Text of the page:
‘Power Rangers Universe #1’ Review

Go, Go, Another Power Rangers Comic

Writer: Nicole Andelfinger / Artist: Simone Ragazzoni / Boom! Studios

I know what you’re thinking: there have been a lot of Power Rangers comics these last couple of years. You’re right, and we’ve only covered a small portion of the available offerings. That said, the reason we keep finding ourselves here is because the Power Rangers occupy a very beholden place in our childhoods (or at least my childhood), and given the franchise’s long-lasting tenure, there is a wealth of lore and mythology that is always worth delving into. Our latest venture: the origins of the Phantom Ranger (conveniently, one of the last characters I vaguely remember because I fell off of the franchise around Turbo).

Andelfinger takes ample opportunity to play with classic sci-fi tropes, setting the first page in “The Distant Past” where an unnamed proto-Ranger gets stuck in the Morphin Grid to keep an unspecified, but obviously evil entity in. Then, we flash forwarding “584 years” a couple pages later where a different group of scientists/teenagers with an attitude must deal with the consequences of said actions. There are a lot of different named characters (Ori, Kartor, Vivavli, Phiro, Rhian, Telosi, Xev) that we get very cursory introductions and who are all concerned with the events that befell Namize. With such a large ensemble and only very brief characterizations to go off, there is a little bit of a tracking issue, but that’s not entirely uncommon with first issue science fiction comics.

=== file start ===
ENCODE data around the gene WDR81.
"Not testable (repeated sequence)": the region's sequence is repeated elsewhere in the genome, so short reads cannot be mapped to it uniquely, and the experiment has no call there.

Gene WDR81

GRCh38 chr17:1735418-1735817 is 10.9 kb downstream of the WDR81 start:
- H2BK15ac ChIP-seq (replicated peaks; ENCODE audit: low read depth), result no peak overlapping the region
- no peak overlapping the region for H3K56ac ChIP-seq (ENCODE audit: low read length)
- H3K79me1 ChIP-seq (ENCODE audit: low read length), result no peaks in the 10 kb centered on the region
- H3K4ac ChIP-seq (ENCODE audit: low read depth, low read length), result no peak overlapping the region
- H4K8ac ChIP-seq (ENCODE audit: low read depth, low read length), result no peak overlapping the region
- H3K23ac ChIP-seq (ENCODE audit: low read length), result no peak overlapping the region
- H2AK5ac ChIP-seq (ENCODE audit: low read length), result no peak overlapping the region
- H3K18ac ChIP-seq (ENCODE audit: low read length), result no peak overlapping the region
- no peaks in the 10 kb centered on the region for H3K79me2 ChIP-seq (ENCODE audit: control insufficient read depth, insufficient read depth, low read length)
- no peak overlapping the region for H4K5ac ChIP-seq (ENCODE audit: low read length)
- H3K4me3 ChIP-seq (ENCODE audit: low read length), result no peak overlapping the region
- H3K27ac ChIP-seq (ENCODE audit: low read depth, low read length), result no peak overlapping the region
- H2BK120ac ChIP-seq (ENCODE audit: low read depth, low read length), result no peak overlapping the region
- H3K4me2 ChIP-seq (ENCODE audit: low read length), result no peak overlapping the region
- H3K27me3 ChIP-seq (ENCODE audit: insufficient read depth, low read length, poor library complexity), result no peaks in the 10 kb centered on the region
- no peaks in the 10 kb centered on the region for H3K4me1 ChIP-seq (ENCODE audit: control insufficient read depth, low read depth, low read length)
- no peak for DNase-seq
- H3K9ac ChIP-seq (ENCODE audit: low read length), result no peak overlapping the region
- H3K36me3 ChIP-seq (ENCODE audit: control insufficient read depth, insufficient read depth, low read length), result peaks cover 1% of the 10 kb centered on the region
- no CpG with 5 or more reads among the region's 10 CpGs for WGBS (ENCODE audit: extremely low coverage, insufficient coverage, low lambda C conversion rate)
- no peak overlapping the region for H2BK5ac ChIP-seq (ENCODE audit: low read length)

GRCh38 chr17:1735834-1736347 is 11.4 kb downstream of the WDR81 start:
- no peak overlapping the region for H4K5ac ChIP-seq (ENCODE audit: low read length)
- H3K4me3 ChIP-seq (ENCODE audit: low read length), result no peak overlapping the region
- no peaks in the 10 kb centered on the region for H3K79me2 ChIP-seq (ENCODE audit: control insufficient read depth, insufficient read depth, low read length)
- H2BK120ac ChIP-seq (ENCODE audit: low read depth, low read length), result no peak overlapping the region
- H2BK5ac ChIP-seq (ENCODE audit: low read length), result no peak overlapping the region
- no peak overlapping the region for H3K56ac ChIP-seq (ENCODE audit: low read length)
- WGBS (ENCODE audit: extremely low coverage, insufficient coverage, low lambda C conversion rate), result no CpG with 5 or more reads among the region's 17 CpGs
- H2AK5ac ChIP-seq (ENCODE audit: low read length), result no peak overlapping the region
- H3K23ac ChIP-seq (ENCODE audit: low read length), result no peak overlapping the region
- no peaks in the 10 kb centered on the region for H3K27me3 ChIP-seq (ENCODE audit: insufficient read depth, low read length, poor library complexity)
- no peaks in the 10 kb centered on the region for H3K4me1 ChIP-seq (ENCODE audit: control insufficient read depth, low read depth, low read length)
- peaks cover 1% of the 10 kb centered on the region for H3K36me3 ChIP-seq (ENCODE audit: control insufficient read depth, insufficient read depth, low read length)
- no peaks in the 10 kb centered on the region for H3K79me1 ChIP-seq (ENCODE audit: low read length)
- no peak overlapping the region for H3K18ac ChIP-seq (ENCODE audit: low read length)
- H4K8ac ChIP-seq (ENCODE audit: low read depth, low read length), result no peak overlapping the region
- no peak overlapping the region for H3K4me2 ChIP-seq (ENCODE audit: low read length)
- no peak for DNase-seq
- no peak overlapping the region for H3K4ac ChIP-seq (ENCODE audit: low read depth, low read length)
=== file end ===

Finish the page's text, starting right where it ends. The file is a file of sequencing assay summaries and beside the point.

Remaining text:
Power Rangers Universe #1

That said, while it took me a minute to keep all of the character names straight, there is still plenty of charged dialog and clever quips. I enjoyed Andelfinger’s writing as a whole, and I don’t envy the task of having to establish so many worldbuilding elements within a mini-series. And Ragazzoni does a fantastic job bringing the Rangers of the distant past plus five hundred eighty four years to life and also displaying the awesome power of the Morphin’ Grid. The book looks like exactly what you’d expect a Power Rangers book set in such era would look like. The costumes are dramatic, the set pieces are extravagant, and the monster design is sharp. It’s a vibrant first issue.

Out of all of the Power Ranger titles, this one’s probably going to appeal particularly to the already enfranchised and specifically to those who are explicitly familiar with the Phantom Ranger. Andelfinger and Ragazzoni do a great job bringing the story to life, but this is a bit of a deep dive with a lot of moving pieces, but if you’re into it, you’re gonna be really into it.

8.6 “Grids” out of 10

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  • Mikkel Snyder is a technical writer by day and pop culture curator and critic all other times.

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